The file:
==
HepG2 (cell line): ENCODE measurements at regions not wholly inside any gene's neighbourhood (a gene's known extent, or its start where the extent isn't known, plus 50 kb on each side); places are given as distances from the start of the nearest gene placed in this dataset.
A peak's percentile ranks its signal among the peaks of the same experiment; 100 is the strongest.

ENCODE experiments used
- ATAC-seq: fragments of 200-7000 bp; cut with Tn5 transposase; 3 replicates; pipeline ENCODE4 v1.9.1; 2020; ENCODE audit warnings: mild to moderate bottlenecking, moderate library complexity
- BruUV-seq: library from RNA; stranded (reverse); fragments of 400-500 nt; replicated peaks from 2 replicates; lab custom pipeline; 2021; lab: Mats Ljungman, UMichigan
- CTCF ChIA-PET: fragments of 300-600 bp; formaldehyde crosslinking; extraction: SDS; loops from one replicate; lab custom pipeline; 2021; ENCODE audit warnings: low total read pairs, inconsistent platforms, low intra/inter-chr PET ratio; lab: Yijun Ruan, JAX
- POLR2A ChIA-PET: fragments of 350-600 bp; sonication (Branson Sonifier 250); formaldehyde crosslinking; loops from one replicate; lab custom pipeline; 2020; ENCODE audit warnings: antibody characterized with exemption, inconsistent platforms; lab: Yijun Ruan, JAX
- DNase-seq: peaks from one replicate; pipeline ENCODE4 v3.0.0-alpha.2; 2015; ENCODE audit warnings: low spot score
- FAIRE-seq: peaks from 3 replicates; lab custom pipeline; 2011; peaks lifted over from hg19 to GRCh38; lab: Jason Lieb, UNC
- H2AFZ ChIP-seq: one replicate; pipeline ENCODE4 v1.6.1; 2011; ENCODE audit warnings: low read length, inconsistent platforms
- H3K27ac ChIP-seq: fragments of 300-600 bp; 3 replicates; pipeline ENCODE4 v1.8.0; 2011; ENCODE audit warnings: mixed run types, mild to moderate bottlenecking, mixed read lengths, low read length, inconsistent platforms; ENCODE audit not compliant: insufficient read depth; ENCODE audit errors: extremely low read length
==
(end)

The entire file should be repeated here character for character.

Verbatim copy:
HepG2 (cell line): ENCODE measurements at regions not wholly inside any gene's neighbourhood (a gene's known extent, or its start where the extent isn't known, plus 50 kb on each side); places are given as distances from the start of the nearest gene placed in this dataset.
A peak's percentile ranks its signal among the peaks of the same experiment; 100 is the strongest.

ENCODE experiments used
- ATAC-seq: fragments of 200-7000 bp; cut with Tn5 transposase; 3 replicates; pipeline ENCODE4 v1.9.1; 2020; ENCODE audit warnings: mild to moderate bottlenecking, moderate library complexity
- BruUV-seq: library from RNA; stranded (reverse); fragments of 400-500 nt; replicated peaks from 2 replicates; lab custom pipeline; 2021; lab: Mats Ljungman, UMichigan
- CTCF ChIA-PET: fragments of 300-600 bp; formaldehyde crosslinking; extraction: SDS; loops from one replicate; lab custom pipeline; 2021; ENCODE audit warnings: low total read pairs, inconsistent platforms, low intra/inter-chr PET ratio; lab: Yijun Ruan, JAX
- POLR2A ChIA-PET: fragments of 350-600 bp; sonication (Branson Sonifier 250); formaldehyde crosslinking; loops from one replicate; lab custom pipeline; 2020; ENCODE audit warnings: antibody characterized with exemption, inconsistent platforms; lab: Yijun Ruan, JAX
- DNase-seq: peaks from one replicate; pipeline ENCODE4 v3.0.0-alpha.2; 2015; ENCODE audit warnings: low spot score
- FAIRE-seq: peaks from 3 replicates; lab custom pipeline; 2011; peaks lifted over from hg19 to GRCh38; lab: Jason Lieb, UNC
- H2AFZ ChIP-seq: one replicate; pipeline ENCODE4 v1.6.1; 2011; ENCODE audit warnings: low read length, inconsistent platforms
- H3K27ac ChIP-seq: fragments of 300-600 bp; 3 replicates; pipeline ENCODE4 v1.8.0; 2011; ENCODE audit warnings: mixed run types, mild to moderate bottlenecking, mixed read lengths, low read length, inconsistent platforms; ENCODE audit not compliant: insufficient read depth; ENCODE audit errors: extremely low read length